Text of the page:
09/27/2011 04:51 EDT | Updated 11/26/2011 05:12 EST

Italy battles to 27-10 win over US but secures vital bonus point at Rugby World Cup

NELSON, New Zealand - Italy secured a bonus point in a battling 27-10 victory over a resilient United States on Tuesday, setting up the Pool C match against Ireland in five days' time to determine one Rugby World Cup quarterfinal spot.

The Italians gave a patchy performance at Trafalgar Park despite a glut of possession from a lop-sided 19-7 penalty count. Because of the Americans' tenacious scrambling defence, the Azzurri were forced to wait until the 66th minute for its fourth try — and the bonus competition point — from a penalty try.

No. 8 Sergio Parisse, flyhalf Luciano Orquera and tighthead prop Martin Castrogiovanni scored in the first half for Italy, while U.S. fullback Chris Wyles scored a stunning first-phase try after receiving a pass following centre Paul Emerick's bust from a lineout.

Italy needed a bonus point to help its calculations for the quarterfinals, which could come down to tries and points scored in the tournament if the Italians beat Ireland on Sunday.

But the U.S. defence held firm for long stretches, three times denying the Italians from scoring a try with the assistance of the video referee. Eventually the pressure at the scrum told, Irish referee George Clancy awarding a penalty try to relieve the tension in the Italian camp.

"We're happy. Obviously we'll take the five points — that was the important thing for us," Parisse said. "The USA gave us a lot of hard work. We scored four tries, that's important. Now we're looking forward for the last match against Ireland with a lot of confidence."

U.S. coach Eddie O'Sullivan had said beforehand that his expectations were limited to wanting his players, in their last match, to test Italy.

He wasn't disappointed. Outmatched at scrum time, the U.S. midfield defence was ferocious with Todd Clever particularly inspirational. He made crunching hits, stole turnovers and won a personal duel with Italy's similarly talismanic captain, Parisse.

The U.S. had just 36 per cent of field territory and was forced to play from deep when the ball was secured — usually from a lineout that stole five throws or half the Italian total — but still showed inventiveness and a willingness to take risks.

"We gave it all we had. At the end it wasn't enough against a strong Italian side," Clever said. "I'm just super proud of the guys ... We're going to be a great team in the near future."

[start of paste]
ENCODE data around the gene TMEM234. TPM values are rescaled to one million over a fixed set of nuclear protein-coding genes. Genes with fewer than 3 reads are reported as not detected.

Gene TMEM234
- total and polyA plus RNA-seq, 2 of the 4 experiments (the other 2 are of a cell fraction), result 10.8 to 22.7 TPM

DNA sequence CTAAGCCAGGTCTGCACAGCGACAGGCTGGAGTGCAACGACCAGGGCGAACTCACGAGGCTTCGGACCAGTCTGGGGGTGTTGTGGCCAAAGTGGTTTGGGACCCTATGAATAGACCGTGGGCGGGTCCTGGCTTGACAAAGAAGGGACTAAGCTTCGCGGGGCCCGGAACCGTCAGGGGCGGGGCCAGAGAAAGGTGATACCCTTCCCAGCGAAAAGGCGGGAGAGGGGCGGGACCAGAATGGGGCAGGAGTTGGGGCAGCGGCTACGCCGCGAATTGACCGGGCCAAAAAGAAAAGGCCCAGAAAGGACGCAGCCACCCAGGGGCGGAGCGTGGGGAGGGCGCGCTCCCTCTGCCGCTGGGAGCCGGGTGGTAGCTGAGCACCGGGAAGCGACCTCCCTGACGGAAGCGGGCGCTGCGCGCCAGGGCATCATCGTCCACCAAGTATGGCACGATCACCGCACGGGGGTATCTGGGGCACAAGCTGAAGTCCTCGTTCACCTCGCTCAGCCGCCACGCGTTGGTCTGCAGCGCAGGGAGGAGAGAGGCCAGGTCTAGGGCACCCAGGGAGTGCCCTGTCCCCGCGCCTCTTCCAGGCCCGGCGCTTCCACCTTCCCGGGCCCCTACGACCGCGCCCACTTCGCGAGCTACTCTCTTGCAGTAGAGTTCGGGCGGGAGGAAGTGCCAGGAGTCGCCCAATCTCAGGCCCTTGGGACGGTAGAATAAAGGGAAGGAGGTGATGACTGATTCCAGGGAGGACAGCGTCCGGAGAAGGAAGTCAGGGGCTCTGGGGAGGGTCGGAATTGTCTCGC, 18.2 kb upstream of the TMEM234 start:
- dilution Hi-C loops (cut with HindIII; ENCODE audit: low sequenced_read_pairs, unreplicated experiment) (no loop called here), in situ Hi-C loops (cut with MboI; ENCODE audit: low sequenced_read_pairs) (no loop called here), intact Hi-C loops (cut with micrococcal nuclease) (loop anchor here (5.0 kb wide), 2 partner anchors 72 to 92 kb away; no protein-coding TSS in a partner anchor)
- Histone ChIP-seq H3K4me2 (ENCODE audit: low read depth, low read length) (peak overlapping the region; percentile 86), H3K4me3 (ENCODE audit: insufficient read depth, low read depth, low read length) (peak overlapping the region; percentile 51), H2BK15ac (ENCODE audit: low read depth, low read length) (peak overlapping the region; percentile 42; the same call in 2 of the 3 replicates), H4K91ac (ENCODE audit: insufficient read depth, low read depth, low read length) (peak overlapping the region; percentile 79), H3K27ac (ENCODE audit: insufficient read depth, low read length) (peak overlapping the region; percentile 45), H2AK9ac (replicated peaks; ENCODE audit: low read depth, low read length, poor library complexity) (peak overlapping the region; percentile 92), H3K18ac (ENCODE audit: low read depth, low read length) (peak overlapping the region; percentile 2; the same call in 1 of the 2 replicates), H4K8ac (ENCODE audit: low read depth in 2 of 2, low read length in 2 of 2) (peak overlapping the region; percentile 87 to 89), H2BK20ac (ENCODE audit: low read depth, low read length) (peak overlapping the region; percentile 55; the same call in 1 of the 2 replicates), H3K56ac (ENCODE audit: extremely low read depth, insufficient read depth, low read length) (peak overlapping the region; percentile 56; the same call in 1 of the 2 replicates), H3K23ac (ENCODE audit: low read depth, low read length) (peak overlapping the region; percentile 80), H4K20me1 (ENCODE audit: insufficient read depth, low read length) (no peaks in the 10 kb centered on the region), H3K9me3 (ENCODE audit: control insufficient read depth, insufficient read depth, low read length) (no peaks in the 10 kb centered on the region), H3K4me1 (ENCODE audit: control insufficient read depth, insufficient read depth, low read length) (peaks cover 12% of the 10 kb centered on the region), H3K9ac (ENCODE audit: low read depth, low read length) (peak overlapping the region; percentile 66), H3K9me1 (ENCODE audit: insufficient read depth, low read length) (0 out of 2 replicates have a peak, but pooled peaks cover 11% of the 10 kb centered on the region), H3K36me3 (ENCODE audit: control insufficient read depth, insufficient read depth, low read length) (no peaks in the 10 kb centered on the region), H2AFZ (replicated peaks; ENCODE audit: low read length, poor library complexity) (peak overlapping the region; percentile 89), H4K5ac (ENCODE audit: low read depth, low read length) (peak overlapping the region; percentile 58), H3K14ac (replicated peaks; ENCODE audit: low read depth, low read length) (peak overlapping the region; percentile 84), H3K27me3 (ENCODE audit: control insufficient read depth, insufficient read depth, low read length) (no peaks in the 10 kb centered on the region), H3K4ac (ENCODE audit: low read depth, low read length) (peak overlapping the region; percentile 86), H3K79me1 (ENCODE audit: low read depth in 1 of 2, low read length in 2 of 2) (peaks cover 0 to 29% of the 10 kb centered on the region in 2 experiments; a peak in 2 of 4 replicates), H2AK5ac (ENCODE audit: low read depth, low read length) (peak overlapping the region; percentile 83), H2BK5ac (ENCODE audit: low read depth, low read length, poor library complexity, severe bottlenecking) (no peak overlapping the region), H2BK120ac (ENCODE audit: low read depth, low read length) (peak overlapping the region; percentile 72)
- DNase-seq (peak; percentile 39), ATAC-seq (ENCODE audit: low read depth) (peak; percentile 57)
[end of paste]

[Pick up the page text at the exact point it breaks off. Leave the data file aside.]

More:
Playing with a considerable tailwind, Italy made the best possible start when Parisse crashed over under the posts in the third minute.

Winger Mirco Bergamasco went through a couple of tackles down the left flank into the opposing quarter, hooker Leonardo Ghiraldini took a hit-up to carry on the momentum, before the ball was then spread wide to find Parisse charging up the middle to go over untouched.

Six minutes later, winger Tommaso Benvenuti could have extended Italy's lead but he fumbled trying to regather a grubber kick.

But Italy was struggling to deal with the Americans' vigorous defence and work at the breakdown, particularly Clever.

And it was the player dubbed Captain America whose lineout win led to Wyles scoring the levelling try in the 18th minute. Emerick busted through some feeble defence and drew Italy fullback Luke McLean to give Wyles a converted try.

Bergamasco and Wyles traded penalties in the next 10 minutes for the teams to remain locked together. But Orquera sliced through from close range for to score for a 15-10 lead in the 30th after some adept mauling and pick-and-go work from his forwards.

Castrogiovanni was held up over the line not long before the break, but the bearded behemoth wasn't to be denied in first-half injury time. He ensured Italy's sustained pressure on the U.S. line was rewarded by scrambling over for a 20-10 halftime lead.

Italy couldn't make its considerable possession and territory advantage count as time slipped away after the break and the pressure mounted for the all-important fourth try.

U.S. blindside flanker Louis Stanfill was sin-binned for one scrummaging infringement too many, and still the Americans held firm.

It couldn't last. One scrum too many went down, and Clancy ran under the posts to signal the try. The Americans, however, were unbowed.

America Votes
The latest polls, breaking news and analysis on the U.S. election from HuffPost’s Washington, D.C. bureau